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DisplayPoint

DisplayPoint is a solution to meet the demands of displaying content as easily as possible on screens around your business or public space. All you need is a device that runs a modern web browser and you can centrally manage your dashboards and big screens from your desk.

Anyone can schedule and show images, movies, messages, websites or RSS feeds to a group of computers. Rather than buy some sort of application that you must install on all your computers or a server, just get a low-powered machine and a web browser.

Features

DisplayPoint is being extended regularly and I’m open to requests for features which fit the general use of the product. Some of the current features are,

  • completely browser-based
  • centrally managed by anyone with a web browser
  • content can be displayed for any duration
  • show images like a slide show
  • view movies from your own network or stream from YouTube
  • post messages to inform others of meetings, news, etc
  • import and cache RSS feeds from news sites
  • display web pages that automatically scroll down to show all content
  • set content to expire at a certain date and time
  • add multiple display devices to content groups e.g. marketing sees one content group and the engineering teams see another

Use it to cycle through the photos from the company BBQ with messages about the next team meeting mixed in. You can even use it in public areas to highlight videos and show messages specific to that area.

Categories
Web Apps

Kisimi: a wiki for normal people

Kisimi is a free and simple Wiki, based on DokuWiki, with more than a few handy features that’s designed to look good and cover the basics.

Can’t find Kisimi? The wiki app is now called Doc5 and is available at www.doc5app.com

What’s a wiki?

Pages in a wiki-enabled web site have the ability to be edited by anyone using pretty much plain text. This allows content to be added by people around the world, providing a collaborative space for your ideas and documentation. Each  change is tracked and credited to the different authors which allows for easy editing and infinite versions of each page.

A site running Kisimi can be used for things like simple note taking or a place to store ideas or technical documentation. Pages can be opened up to the world or restricted to you and your friends or colleagues. You can also upload your documents and images or other files for use in your pages. You don’t have to know anything about HTML or programming, just jump in and start writing.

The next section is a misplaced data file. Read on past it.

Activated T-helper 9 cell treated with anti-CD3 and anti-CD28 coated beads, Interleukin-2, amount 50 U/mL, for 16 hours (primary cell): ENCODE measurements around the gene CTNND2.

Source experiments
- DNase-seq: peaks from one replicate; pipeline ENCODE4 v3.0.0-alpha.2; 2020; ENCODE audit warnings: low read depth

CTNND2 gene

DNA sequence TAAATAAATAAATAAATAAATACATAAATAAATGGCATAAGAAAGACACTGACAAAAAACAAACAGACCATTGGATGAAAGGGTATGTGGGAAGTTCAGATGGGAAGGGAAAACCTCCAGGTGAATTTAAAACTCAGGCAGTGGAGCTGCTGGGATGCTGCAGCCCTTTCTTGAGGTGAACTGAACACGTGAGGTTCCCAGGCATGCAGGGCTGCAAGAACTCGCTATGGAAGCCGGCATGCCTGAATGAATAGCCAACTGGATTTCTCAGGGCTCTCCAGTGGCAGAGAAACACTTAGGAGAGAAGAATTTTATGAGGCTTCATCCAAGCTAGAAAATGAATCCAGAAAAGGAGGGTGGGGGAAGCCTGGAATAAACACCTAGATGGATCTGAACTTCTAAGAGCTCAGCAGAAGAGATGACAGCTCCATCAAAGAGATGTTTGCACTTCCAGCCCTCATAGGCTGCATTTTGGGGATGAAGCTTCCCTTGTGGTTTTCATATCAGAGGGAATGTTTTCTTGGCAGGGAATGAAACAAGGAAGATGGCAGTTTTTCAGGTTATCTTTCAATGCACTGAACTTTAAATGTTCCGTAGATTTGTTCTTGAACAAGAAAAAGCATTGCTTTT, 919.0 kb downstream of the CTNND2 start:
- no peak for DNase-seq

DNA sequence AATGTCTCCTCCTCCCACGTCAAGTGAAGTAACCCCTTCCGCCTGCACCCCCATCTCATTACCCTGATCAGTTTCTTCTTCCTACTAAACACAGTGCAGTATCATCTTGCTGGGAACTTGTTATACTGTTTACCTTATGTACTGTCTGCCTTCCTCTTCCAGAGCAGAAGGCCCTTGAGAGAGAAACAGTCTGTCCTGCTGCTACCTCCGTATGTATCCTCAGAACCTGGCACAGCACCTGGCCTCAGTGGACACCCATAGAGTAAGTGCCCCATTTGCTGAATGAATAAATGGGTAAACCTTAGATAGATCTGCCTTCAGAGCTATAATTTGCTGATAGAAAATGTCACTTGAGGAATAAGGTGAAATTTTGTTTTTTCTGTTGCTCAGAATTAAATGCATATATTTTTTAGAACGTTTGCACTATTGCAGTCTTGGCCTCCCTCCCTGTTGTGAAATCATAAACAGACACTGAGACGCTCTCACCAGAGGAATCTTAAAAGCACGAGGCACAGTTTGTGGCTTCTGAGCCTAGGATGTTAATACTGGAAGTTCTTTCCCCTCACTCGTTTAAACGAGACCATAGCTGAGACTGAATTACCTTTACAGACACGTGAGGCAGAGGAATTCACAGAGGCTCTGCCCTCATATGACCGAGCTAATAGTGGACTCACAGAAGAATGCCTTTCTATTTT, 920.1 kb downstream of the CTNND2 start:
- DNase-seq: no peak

Features of Kisimi include Privacy and Protection of pages and files and the concept of Ownership of categories (collections of pages). Changes to each page are saved with differences immediately available via History. To learn about other features, have a read through the Manual or suggest a feature on the Feedback page.

To see what Kisimi can do, try the SandPit. Anyone can make and save changes to these pages, although until you sign in you won’t be able to Protect pages, mark your own as Private or claim Categories.

Current Release

Kisimi version 20091025 has been released and is available for download (7zip, zip, tar.gz) now. Please check back here for the documentation and let me know how things go. Kisimi source code is made available under the GNU General Public License (GPL).

If you find a bug (we’re still working on perfection), would like a new feature or want to tell us your views, please use Mende to submit a Ticket, message mike from your Kisimi account, email kisimi@wekadesign.co.nz or visit the Feedback page.

Kisimi is best viewed with a modern web browser like Firefox, Chrome, Safari, Opera or Internet Explorer 8 (not IE6) at a minimum screen resolution of 1024×768. Feel free to send me an email with any feedback, kisimi@wekadesign.co.nz

The Name

The name Kisimi comes from Kisimi Kamara of Sierra Leone who created the Mende language of the region to encourage literacy among his people.